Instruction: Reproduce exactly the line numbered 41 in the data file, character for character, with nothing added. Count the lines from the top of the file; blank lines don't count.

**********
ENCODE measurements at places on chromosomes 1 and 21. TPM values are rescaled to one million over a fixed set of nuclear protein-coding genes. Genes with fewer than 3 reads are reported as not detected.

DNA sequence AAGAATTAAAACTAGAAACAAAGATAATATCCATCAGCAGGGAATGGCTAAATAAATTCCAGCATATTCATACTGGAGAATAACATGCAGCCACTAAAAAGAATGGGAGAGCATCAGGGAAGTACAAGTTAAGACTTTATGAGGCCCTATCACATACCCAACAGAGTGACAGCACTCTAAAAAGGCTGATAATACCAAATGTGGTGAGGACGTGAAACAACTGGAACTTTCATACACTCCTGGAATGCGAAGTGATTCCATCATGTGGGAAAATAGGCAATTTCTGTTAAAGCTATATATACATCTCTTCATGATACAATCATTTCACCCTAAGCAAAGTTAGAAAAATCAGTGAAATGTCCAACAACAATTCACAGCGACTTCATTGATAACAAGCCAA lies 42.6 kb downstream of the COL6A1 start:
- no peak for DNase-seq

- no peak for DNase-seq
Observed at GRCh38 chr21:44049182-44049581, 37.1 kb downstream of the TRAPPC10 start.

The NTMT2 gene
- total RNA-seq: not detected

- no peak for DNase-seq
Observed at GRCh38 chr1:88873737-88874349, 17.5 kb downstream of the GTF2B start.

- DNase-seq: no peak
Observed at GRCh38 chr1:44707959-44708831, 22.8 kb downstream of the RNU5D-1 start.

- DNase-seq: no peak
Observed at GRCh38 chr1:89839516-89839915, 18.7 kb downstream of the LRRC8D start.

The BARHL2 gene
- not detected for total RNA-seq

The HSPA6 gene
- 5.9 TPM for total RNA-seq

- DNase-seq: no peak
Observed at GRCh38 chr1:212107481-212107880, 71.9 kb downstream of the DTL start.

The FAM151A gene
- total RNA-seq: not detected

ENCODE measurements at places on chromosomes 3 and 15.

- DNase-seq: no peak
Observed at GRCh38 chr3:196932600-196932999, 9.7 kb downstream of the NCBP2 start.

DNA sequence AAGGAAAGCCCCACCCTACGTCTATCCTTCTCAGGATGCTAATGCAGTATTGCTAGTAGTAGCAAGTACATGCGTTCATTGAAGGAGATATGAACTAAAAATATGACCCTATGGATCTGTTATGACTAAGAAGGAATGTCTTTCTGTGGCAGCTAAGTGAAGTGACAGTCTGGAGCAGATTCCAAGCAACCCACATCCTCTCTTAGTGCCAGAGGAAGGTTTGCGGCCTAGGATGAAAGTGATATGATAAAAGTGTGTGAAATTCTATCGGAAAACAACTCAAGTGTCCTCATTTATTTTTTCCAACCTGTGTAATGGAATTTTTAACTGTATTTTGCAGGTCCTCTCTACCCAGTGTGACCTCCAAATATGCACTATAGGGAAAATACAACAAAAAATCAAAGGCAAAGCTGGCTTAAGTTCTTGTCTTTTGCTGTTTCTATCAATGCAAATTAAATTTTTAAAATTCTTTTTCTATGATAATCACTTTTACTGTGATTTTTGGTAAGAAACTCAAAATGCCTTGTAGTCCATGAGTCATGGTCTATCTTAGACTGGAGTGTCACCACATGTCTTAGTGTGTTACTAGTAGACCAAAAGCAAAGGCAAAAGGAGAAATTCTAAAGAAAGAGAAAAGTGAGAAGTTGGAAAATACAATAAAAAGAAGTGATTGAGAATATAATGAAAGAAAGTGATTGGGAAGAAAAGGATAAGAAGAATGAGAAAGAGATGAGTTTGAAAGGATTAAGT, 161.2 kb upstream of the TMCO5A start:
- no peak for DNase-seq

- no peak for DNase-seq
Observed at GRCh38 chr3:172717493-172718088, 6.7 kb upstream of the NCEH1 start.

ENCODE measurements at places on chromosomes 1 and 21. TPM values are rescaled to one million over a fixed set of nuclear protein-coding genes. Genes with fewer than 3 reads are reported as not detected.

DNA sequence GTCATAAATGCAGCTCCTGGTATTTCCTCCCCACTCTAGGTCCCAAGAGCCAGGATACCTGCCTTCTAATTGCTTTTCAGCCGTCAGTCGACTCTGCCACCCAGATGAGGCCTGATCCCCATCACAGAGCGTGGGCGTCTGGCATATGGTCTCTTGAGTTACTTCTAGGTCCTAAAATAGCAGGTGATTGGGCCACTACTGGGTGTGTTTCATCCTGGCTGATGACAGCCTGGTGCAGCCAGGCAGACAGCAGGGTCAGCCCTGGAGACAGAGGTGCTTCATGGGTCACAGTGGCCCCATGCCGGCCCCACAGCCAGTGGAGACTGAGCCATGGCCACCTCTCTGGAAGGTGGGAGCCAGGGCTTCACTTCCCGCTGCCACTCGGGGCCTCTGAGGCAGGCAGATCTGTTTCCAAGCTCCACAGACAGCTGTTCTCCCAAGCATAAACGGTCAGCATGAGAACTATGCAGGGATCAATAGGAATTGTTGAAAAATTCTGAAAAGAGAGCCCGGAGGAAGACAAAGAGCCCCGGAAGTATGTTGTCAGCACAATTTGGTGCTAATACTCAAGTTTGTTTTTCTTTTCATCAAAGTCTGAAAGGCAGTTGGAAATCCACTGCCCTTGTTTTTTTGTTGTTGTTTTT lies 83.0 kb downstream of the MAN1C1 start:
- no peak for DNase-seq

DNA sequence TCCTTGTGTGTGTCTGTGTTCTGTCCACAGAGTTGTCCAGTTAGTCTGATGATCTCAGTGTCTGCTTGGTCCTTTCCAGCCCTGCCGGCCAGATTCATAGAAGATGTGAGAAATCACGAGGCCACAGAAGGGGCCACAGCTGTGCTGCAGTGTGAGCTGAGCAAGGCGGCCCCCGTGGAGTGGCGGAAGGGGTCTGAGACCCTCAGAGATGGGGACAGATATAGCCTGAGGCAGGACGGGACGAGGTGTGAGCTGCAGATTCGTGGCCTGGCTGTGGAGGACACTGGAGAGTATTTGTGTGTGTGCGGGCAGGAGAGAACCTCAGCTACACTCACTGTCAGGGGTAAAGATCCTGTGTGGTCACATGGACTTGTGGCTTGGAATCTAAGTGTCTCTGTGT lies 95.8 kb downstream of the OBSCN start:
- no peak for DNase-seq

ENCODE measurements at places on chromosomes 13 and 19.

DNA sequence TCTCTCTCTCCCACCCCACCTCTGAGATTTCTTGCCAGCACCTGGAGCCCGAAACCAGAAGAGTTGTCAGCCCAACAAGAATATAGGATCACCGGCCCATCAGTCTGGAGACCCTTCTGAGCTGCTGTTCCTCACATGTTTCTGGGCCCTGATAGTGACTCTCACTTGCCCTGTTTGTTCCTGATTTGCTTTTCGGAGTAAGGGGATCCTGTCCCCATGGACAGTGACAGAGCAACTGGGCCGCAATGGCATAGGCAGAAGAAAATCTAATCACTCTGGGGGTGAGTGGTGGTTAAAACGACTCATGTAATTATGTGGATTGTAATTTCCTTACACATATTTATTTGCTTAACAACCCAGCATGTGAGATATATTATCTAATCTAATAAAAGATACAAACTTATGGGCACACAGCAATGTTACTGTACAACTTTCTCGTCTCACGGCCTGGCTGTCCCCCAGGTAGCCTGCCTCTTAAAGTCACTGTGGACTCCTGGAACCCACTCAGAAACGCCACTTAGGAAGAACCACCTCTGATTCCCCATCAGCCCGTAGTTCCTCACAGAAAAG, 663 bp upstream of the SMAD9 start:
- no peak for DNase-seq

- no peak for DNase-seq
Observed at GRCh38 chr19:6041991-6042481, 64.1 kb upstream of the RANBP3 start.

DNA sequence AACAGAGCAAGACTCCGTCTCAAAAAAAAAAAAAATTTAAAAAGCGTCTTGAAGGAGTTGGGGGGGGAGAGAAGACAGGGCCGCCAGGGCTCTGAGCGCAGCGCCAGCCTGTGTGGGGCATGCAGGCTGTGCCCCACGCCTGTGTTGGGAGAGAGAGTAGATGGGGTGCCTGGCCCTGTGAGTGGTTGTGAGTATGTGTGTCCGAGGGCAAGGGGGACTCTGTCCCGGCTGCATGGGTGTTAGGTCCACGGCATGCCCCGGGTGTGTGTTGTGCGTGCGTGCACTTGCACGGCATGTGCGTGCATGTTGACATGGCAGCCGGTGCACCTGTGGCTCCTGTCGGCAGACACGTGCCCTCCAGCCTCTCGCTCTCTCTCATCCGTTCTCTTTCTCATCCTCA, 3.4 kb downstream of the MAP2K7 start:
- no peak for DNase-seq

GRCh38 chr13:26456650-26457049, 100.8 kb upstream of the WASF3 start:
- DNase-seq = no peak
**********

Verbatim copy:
GRCh38 chr13:26456650-26457049, 100.8 kb upstream of the WASF3 start: